DEPT. OF SPECULATION

There are moments of literary experimentation worthy of Virginia Woolf here, but in the end, this reads more like notes for...

Scenes from a marriage, sometimes lyrical, sometimes philosophically rich, sometimes just puzzling.

If Rainer Maria Rilke had written a novel about marriage, it might look something like this: a series of paragraphs, seldom exceeding more than a dozen lines, sometimes without much apparent connection to the text on either side. The story is most European, too; says the narrator, “I spent my afternoons in a city park, pretending to read Horace. At dusk, people streamed out of the Métro and into the street. In Paris, even the subways are required to be beautiful.” Well, oui. The principal character is “the wife,” nameless but not faceless, who enters into a relationship and then marriage with all the brave hope attendant in the enterprise. Offill (Last Things, 1999, etc.) is fond of pointed apothegms (“Life equals structure plus activity”) and reflections in the place of actual action, but as the story progresses, it’s clear that events test that hope—to say nothing of hubby’s refusal at first to pull down a decent salary, so the young family finds itself “running low on money for diapers and beer and potato chips.” Material conditions improve, but that hope gets whittled away further with the years, leading to moments worthy of a postmodern version of Diary of a Mad Housewife: “The wife is reading Civilization and Its Discontents, but she keeps getting lost in the index.” The fragmented story, true though it may be to our splintered, too busy lives, is sometimes hard to follow, and at times, the writing is precious, even if we’re always pulled back into gritty reality: “I reach my hand into the murky water, fiddle with the drain. When I pull it back out, my hand is scummed with grease.”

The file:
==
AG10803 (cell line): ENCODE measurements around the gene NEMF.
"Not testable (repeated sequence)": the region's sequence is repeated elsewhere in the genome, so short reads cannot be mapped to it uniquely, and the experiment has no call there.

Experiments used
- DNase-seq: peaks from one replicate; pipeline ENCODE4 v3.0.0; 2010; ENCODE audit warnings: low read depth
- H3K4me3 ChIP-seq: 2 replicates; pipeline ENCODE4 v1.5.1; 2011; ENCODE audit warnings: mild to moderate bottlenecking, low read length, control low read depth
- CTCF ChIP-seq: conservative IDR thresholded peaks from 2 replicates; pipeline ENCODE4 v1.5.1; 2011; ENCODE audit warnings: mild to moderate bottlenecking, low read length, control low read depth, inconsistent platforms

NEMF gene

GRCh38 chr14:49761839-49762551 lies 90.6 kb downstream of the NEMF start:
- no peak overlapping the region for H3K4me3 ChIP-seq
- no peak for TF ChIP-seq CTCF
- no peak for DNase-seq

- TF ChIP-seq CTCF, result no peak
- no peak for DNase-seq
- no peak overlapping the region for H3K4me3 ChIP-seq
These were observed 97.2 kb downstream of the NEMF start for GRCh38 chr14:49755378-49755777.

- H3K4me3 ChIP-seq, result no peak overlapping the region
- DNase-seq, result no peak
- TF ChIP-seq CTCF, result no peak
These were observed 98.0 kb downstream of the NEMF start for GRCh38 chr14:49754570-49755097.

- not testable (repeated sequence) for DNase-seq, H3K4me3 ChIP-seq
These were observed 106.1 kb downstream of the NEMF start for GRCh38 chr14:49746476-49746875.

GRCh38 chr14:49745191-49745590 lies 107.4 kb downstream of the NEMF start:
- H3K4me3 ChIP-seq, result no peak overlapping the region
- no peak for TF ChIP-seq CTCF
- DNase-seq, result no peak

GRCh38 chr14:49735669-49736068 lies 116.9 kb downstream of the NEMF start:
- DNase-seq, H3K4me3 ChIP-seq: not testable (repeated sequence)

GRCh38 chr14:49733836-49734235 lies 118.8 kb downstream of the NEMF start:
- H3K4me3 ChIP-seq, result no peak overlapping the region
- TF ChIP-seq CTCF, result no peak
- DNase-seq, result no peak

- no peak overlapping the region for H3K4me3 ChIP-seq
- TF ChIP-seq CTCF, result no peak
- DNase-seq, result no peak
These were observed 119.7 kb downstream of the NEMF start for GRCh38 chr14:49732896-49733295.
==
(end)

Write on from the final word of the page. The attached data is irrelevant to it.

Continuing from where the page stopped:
There are moments of literary experimentation worthy of Virginia Woolf here, but in the end, this reads more like notes for a novel than a novel itself.

Pub Date: Jan. 28, 2014

ISBN: 978-0-385-35081-5

Page Count: 176

Publisher: Knopf

Review Posted Online: Nov. 26, 2013

Kirkus Reviews Issue: Dec. 15, 2013